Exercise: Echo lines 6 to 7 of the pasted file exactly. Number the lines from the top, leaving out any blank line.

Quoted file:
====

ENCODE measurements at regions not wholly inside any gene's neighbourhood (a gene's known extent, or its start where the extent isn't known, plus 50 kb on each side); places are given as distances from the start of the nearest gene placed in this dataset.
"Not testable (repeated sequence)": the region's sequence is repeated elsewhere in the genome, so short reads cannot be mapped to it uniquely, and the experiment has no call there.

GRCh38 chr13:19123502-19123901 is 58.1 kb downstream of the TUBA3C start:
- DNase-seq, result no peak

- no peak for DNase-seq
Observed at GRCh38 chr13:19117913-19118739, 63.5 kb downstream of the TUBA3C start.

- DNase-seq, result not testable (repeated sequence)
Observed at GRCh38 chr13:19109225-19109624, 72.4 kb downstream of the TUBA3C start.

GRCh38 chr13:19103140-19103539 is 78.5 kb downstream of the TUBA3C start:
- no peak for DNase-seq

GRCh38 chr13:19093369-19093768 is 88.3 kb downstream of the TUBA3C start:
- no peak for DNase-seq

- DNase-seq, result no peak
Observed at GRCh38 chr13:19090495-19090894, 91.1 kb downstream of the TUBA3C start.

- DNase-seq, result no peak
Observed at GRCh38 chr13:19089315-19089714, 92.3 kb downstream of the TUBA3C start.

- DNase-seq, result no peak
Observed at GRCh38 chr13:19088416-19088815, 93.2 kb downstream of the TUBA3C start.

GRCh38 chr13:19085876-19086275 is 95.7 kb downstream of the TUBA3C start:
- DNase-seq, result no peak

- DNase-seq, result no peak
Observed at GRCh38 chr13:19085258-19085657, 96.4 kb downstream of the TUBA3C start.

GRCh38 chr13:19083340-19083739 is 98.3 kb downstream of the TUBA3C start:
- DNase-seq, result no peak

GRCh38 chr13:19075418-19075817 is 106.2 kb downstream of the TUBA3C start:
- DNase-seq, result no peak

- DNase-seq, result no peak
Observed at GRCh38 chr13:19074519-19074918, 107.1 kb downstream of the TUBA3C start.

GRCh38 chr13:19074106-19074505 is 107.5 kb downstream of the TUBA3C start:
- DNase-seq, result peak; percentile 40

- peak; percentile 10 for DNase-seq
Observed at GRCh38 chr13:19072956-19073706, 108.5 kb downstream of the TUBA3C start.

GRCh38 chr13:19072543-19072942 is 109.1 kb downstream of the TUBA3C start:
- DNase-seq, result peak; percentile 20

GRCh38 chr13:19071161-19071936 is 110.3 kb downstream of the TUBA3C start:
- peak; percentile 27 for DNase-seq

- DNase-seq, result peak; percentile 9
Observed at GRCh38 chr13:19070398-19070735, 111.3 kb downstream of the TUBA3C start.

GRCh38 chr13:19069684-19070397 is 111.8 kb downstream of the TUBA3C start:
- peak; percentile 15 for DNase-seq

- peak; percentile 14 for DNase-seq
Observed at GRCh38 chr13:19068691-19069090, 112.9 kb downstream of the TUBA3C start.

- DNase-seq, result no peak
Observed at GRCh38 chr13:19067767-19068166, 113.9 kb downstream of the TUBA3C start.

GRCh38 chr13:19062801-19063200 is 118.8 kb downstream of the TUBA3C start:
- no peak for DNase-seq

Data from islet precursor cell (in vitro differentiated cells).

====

Observed at GRCh38 chr13:19117913-19118739, 63.5 kb downstream of the TUBA3C start.

- DNase-seq, result not testable (repeated sequence)